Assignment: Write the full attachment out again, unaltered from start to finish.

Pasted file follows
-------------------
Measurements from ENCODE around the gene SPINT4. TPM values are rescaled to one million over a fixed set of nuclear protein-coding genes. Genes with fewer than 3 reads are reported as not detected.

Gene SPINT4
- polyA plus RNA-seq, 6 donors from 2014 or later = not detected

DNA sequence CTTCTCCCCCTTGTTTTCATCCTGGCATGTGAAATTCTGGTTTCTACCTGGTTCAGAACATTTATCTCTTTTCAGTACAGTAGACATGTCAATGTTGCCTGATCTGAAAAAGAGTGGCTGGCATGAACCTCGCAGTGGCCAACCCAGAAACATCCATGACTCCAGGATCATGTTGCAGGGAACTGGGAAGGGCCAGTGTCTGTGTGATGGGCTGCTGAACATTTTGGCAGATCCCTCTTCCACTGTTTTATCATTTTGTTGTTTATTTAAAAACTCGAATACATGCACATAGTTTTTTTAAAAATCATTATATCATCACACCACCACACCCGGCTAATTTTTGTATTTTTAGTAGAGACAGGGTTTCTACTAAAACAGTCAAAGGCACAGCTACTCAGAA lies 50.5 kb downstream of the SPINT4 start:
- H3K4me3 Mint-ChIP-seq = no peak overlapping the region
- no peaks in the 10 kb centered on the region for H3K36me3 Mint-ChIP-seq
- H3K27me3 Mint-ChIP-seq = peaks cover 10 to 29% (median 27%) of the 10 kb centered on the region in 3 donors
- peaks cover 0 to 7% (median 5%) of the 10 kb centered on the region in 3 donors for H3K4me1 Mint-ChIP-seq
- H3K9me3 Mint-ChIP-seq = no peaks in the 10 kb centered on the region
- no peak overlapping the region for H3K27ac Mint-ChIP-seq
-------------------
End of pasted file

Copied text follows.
Measurements from ENCODE around the gene SPINT4. TPM values are rescaled to one million over a fixed set of nuclear protein-coding genes. Genes with fewer than 3 reads are reported as not detected.

Gene SPINT4
- polyA plus RNA-seq, 6 donors from 2014 or later = not detected

DNA sequence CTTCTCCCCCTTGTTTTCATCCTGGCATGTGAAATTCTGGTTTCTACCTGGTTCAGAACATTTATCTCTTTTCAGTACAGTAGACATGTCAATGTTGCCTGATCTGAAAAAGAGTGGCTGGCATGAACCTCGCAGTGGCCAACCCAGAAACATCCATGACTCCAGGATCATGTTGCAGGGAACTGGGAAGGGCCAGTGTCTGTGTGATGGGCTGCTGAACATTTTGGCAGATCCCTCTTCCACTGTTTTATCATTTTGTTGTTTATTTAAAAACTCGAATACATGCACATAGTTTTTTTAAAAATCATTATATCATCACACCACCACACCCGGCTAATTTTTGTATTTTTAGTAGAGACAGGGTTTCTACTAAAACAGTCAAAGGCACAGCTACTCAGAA lies 50.5 kb downstream of the SPINT4 start:
- H3K4me3 Mint-ChIP-seq = no peak overlapping the region
- no peaks in the 10 kb centered on the region for H3K36me3 Mint-ChIP-seq
- H3K27me3 Mint-ChIP-seq = peaks cover 10 to 29% (median 27%) of the 10 kb centered on the region in 3 donors
- peaks cover 0 to 7% (median 5%) of the 10 kb centered on the region in 3 donors for H3K4me1 Mint-ChIP-seq
- H3K9me3 Mint-ChIP-seq = no peaks in the 10 kb centered on the region
- no peak overlapping the region for H3K27ac Mint-ChIP-seq